The ’14 Days’ arc continues the run up to the Cultural Festival and the characters’ preparations for it. Despite the drama of the previous episodes and a bout of Arima angst this time, things mostly seem to be coming back to Earth as far as the characters having fairly normal lives. The play is coming together now that Aya’s plan to get Yukino to willingly accept her part in it has come to fruition, and Asaba is preparing a plethora of merchandise to capitalize on his ‘dinner show’ performance. And in the background, Tonami’s plan to get back at Tsubaki starts coming off the rails. While these developments are enjoyable, less blatant but still noticeable cost-cutting measures in the production of the show begin rearing their ugly head once more.
So thorough was Aya’s psychological approach to making Yukino convince herself to participate in the play that she’s even deployed the full range of her skills to forcibly recruit Maho into it.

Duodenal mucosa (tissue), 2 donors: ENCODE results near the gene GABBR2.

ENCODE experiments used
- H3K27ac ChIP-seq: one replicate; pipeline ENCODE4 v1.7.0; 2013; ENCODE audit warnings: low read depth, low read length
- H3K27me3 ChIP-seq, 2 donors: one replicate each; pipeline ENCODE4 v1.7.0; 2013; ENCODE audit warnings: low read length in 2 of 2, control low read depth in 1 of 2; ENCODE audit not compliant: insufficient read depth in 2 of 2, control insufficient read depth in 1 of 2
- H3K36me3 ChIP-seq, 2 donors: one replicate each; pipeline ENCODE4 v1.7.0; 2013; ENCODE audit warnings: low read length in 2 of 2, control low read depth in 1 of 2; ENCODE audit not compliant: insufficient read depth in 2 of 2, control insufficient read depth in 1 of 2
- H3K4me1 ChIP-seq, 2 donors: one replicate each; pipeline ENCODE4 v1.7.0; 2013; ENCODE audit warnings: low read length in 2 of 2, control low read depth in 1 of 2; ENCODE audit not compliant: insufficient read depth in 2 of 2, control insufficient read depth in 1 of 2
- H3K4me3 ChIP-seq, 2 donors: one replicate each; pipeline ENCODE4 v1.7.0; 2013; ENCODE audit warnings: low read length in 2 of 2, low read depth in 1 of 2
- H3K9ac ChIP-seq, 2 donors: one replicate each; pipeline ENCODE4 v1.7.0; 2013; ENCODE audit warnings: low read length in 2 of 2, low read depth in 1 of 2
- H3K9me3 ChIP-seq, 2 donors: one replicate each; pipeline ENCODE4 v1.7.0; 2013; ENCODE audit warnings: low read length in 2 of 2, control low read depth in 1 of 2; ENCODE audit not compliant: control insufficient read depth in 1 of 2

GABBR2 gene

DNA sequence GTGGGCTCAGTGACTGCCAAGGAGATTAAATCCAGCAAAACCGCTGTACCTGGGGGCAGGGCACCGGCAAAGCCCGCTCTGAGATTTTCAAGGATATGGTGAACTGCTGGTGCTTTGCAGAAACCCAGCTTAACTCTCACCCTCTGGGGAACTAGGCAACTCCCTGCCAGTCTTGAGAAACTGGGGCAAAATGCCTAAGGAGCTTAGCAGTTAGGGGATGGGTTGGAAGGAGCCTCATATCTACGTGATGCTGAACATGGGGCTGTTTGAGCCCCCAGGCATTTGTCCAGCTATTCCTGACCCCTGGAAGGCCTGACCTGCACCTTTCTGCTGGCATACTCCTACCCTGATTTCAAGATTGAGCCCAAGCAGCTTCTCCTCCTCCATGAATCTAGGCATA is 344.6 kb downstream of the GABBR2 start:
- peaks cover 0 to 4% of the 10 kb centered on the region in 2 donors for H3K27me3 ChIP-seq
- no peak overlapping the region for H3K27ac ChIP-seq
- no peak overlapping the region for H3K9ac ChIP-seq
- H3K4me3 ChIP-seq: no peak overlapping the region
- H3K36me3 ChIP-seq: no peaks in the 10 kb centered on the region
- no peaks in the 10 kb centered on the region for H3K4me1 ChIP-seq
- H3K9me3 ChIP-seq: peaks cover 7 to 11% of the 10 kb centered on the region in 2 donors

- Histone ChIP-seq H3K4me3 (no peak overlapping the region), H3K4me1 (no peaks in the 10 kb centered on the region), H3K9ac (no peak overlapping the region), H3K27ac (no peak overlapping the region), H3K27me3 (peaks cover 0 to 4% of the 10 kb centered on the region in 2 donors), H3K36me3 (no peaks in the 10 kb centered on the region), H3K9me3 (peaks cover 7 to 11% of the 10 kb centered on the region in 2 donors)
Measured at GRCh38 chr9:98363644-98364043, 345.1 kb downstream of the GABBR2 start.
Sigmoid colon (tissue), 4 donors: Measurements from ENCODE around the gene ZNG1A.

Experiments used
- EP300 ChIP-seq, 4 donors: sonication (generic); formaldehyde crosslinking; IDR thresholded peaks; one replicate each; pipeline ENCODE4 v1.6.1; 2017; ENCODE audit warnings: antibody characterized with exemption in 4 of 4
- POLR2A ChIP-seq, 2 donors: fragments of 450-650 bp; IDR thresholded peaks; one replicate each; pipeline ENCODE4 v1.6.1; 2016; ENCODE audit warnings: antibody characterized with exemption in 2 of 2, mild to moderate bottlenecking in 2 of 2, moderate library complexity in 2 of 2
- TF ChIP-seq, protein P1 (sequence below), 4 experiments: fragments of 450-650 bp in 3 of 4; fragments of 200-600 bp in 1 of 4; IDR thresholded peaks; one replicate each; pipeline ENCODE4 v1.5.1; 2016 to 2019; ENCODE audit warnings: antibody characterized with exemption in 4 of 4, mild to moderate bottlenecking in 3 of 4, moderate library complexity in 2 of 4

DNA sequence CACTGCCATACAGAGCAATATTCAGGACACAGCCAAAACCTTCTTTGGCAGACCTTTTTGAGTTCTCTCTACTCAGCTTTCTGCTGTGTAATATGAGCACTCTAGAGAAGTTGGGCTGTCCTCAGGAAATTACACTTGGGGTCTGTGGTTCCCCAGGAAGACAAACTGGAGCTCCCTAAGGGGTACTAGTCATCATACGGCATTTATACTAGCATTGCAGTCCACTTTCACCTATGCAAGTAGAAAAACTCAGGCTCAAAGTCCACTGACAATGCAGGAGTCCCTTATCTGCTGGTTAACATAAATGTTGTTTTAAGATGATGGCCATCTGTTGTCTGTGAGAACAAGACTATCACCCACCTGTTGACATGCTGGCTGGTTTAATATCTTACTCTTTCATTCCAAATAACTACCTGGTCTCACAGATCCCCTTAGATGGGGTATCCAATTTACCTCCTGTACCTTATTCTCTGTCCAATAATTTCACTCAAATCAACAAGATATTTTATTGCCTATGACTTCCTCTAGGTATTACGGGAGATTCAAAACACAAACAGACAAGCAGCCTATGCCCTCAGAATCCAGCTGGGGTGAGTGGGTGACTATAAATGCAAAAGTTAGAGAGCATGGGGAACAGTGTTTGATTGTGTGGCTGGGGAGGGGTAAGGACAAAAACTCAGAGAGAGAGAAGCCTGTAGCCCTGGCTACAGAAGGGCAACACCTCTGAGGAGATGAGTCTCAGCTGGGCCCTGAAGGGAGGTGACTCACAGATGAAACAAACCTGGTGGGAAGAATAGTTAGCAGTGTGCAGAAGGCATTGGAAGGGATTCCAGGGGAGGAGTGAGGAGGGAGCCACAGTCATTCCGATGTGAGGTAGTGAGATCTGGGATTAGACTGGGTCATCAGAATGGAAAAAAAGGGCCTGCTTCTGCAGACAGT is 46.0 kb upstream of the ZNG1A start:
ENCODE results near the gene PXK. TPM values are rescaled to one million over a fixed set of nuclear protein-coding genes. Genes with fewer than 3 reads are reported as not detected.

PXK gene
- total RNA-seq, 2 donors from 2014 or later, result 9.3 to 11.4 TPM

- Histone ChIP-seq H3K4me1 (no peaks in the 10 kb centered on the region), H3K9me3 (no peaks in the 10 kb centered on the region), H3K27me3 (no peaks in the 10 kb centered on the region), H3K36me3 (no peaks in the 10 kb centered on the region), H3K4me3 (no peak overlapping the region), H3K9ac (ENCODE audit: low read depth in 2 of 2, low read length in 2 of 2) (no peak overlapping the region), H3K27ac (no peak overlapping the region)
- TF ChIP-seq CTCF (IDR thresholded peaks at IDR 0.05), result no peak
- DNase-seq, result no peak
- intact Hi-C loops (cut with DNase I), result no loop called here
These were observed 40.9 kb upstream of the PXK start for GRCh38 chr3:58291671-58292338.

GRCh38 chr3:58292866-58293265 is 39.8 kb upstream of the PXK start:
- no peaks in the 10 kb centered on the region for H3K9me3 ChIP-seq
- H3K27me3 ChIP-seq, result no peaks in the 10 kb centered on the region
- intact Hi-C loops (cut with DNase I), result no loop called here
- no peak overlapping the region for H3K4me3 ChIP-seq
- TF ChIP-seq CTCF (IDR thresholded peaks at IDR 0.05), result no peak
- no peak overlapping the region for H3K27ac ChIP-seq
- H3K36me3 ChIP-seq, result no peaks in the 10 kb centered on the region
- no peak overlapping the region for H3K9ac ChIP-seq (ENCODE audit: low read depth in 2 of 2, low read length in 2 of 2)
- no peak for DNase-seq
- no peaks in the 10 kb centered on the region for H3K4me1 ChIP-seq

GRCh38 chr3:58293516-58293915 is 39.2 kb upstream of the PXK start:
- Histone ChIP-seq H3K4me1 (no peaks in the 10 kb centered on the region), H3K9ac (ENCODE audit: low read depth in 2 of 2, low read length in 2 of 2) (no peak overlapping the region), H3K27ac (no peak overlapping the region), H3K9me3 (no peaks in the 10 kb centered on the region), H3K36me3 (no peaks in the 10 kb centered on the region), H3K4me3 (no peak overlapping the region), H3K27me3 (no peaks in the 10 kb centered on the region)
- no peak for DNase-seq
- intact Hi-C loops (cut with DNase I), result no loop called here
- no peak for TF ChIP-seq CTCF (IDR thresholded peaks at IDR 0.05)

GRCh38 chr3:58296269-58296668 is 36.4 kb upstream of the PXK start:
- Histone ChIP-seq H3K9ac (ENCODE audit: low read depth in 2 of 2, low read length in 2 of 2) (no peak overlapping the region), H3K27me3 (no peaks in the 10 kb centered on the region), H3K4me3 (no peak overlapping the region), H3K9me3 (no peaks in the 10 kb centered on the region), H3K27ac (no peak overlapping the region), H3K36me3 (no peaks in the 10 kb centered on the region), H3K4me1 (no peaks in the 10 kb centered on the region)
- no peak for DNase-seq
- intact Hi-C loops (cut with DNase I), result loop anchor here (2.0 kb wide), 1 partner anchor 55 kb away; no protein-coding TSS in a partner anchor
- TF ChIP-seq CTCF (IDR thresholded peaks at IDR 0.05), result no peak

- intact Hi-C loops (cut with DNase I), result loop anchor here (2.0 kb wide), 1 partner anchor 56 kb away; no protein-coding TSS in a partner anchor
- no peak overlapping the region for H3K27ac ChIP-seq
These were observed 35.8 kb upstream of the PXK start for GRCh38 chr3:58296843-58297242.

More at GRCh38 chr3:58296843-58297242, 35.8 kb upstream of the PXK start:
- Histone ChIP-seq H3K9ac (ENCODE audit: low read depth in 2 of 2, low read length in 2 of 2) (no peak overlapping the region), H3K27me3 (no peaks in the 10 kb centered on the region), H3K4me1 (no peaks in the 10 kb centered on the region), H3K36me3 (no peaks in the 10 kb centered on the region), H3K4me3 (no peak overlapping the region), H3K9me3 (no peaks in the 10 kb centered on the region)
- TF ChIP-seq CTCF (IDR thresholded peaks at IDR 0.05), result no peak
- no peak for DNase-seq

The playboy’s version of “put your guns on”?
Gainax would know plenty about whoring out a franchise for merchandise, now wouldn’t they?
Despite Yukino going to Arima to ask for help getting stage time for the play, he’s still emo-ing out about not working directly with her. But hey, at least we have a nicely framed shot while he pouts.
Even Kawashima the Cruel is offering to help out with the play. While it’s weird to see him trying to become friendly, I salute his efforts to make up for past misdeeds with genuine concern and helpfulness.
An all-girl cast of the most popular girls at school? Their yuri brings all the girls to the yard, and they’re like, we wanna be petite soeur.
Traffic and car horns form some symbolic ‘noise’ in the emotions of Arima at this point. And also of note, it never fails to impress me how anime studios seem to always populate their city streets with real car models (like the ones pointed out here, though I only know the names of the sports cars. The Lancer Evolution might be a Evo I, Evo II or even an Evo III, it’s hard to tell from that angle and level of drawing.)